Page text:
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Comics, horror, noir crime, sword and sorcery, and YA lit are all brought to the fore in Michael Chabon’s Maps and Legends: Reading and Writing Along the Borderlands . This collection of short essays riffs on the gamut of genre fiction, finding interesting ways to defend genre fiction and to connect it to “high” literature. Chabon brings his own insights on writing - a process often obscured by one’s experiences as a reader - as he alchemically unites diverse and disparate topics from Norse epics to Howard Chaykin’s American Flagg! Not just dry literary theory here, no sir.
In the essay from which the book derives its name, Chabon regales readers with a childhood tale of his family’s move to an unfinished subdivision. Rather than the typical narrative of being stifled by suburban newness and sterility, Chabon imparts a feeling of awe at such open opportunity. It is an awe that motivates him to fill a sketchy map of the subdivision with wonders, as if drawing out secrets from the air. Readers are able to vicariously feel that rush of power inherent in the creative process, one which leaves you in its afterglow wondering how you have gotten from start to finish.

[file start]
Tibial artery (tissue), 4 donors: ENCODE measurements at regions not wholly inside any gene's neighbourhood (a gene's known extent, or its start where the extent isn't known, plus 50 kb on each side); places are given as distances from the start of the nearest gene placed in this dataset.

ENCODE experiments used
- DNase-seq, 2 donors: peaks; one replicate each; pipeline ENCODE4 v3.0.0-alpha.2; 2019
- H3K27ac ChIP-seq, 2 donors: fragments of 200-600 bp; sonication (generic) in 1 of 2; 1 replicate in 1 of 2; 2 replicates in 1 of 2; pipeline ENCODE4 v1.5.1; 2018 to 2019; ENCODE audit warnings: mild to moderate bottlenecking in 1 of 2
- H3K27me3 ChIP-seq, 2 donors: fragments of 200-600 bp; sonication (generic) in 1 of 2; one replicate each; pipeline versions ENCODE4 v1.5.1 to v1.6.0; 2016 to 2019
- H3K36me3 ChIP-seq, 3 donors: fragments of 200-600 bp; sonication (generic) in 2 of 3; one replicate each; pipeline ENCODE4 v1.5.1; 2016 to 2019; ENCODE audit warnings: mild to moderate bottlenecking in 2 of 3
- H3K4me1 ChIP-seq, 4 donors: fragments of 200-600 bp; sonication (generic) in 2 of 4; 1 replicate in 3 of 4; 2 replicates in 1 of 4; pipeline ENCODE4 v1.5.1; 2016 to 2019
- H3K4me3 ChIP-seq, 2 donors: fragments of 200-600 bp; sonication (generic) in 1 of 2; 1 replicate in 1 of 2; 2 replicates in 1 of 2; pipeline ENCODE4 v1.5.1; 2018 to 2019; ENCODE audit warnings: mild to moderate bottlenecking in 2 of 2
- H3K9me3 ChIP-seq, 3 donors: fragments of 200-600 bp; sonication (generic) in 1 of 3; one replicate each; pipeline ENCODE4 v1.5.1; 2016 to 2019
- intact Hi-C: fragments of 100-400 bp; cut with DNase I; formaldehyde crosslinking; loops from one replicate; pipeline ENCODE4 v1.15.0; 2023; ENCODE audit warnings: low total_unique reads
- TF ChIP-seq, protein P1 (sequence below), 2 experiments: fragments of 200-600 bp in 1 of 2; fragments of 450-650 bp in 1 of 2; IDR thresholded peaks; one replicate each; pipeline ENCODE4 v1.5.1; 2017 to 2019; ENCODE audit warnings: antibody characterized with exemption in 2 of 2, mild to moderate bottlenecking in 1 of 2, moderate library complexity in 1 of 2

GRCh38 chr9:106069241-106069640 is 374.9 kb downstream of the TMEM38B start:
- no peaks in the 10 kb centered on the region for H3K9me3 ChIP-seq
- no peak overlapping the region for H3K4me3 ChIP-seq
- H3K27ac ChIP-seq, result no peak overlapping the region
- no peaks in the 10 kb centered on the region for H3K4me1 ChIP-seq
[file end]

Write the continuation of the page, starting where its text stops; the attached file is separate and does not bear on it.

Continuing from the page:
Filling in the map is – to the author – part of a more general aesthetic of writing from the vantage point of exile. As he sees it, both Jews and lovers of genre fiction are vibrant communities often excluded from the mainstream of society and literature respectively. It is this position of exile which tethers Chabon to his Jewish roots and to genre fiction as a collective whole.